The confidence that competition success can inspire is a central aim for Mulcahy, and for that reason Sodexo Chef of the Year is run in a way that stands up alongside any professional competition. He wants his winners to take their experience and apply it on a grander stage, which is exactly what Stuart did after taking the title.
"The next step is to go for national competitions. I entered National Chef of the Year after winning and made it to the semi-finals. I wouldn't have considered entering before," says Stuart. "I submitted my paper entry and sat around for about four weeks wondering if it was going to go any further and, when it did,
it was a massive shock. To get through to the semis on my first attempt was amazing."
The italian way of cooking
As well as the kudos that comes with success at Sodexo's Chef of the Year competition, the winner and runner-up were treated to a three-day food trip to the Bay of Naples, courtesy of prize sponsor Leathams. The speciality food supplier's head of food, Alessandro Cristiano, used his local knowledge and connections, via his partner Manuela Lubrano, to create a packed itinerary aimed at inspiring the chefs with the passion and produce of his native Italy.
Cristiano explains: "What I first wanted to show them - because I'm Italian - is how proud I am of the country I come from. I also wanted to show them that with some ingredients, the less you touch them the better they are - as long as the ingredients you use in the first place are the best of the best."
That was certainly something that the chefs on the trip, which included winner Tony Stuart, runner-up Dennis Carroll, David Mulcahy, Sodexo's craft and food
development director, and Sodexo executive development chef Keith Burton, could appreciate.
Commenting on his food experiences in Italy, Stuart said he would take back to his kitchen an understanding and appreciation for simplicity.
"The tuna tartare we had at Ristorante La Caracalle was incredible. I automatically expected there to be lots of ingredients, but it was just olive oil, parsley, lemon and tuna."
This simple approach was evident in everything that was presented to the chefs, no matter what level of cooking was involved.
"From the restaurant on the corner of the harbour that works with the fish they find in the sea to a high-end restaurant in the likes of Capri, they all use pretty much the same ingredients. Some will have more of a wow factor through presentation, but it is still simple cooking," says Cristiano.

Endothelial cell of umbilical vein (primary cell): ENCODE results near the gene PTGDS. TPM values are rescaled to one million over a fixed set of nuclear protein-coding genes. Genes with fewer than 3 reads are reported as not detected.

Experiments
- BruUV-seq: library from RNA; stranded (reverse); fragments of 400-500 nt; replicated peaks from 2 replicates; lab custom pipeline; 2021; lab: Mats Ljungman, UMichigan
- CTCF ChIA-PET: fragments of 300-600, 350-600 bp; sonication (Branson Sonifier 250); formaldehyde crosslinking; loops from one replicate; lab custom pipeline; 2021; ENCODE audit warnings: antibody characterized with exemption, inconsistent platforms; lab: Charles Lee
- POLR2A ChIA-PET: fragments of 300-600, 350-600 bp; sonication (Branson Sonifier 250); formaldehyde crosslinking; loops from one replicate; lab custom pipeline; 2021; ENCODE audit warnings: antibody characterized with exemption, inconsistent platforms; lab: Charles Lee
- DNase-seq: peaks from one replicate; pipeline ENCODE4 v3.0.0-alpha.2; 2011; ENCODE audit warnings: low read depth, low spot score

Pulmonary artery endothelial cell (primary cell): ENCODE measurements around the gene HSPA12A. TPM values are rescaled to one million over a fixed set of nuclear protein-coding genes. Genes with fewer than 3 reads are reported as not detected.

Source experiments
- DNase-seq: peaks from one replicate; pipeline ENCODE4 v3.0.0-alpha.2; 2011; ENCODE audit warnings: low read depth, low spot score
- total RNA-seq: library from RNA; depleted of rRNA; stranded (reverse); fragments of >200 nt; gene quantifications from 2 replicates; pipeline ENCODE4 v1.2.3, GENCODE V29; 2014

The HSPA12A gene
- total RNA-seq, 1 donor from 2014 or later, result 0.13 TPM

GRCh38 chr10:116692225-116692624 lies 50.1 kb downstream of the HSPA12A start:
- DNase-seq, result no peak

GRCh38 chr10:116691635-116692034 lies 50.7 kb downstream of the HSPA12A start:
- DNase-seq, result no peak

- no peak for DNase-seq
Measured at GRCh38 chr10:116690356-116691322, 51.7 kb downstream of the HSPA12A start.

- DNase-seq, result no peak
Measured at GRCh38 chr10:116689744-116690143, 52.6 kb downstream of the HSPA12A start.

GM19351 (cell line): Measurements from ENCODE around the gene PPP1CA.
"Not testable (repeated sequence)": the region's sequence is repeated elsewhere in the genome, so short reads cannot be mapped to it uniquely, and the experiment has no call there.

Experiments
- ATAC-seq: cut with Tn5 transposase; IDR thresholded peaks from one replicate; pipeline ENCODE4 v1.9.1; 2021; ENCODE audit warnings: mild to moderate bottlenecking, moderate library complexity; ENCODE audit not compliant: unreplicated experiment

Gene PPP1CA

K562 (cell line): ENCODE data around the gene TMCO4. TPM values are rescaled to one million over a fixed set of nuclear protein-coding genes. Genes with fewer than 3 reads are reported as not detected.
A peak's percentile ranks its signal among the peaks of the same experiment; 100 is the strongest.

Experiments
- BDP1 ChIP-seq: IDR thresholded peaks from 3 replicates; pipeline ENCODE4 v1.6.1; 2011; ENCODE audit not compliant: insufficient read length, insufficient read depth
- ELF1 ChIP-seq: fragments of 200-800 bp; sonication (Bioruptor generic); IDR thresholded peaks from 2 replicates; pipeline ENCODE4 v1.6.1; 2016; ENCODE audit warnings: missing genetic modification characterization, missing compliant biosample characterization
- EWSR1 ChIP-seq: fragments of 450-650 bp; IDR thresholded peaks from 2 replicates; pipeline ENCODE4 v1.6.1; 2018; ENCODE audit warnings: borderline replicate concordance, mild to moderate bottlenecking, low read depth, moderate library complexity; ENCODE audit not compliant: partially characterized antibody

However, there was a third element to the passion behind the produce, which was evident at every dining occasion. The cooking was rich with tradition, but
everyone has their own preferred way of doing it and they're prepared to argue their point.
"We saw that at the dinner with the Lubrano family," says Stuart. "There is so much conversation about food. There's no way that these things can't progress and improve because everyone has their own opinion. It's not really a case of people being snotty about it - they just want to make clear that they really do think theirs is the best way to do it."
The Limoncello di Procida is a great case in point. According to Manuela Lubrano, the recipe calls for a kilo of sugar, but while her grandmother was insistent that 500g is plenty, others opt for a happy medium of 750g. The traditional recipes of Italy change, very, very slowly, like a glacier forging mountains and valleys in its wake. Every generation will inherit the ingrained culinary culture that dominates the lives of most, if not all Italians, while their passion for perfection will only see a little tweak here, a little tweak there.
Leathams foodservice sales director Alison Wilkinson said one of her aims, alongside Cristiano, was to show Italy as it really is. She says: "We wanted to get the chefs right into the heart of the Italian way of thinking and cooking, and hopefully give them some inspiration to take back home."
With that goal, it's pretty clear the trip was a resounding success.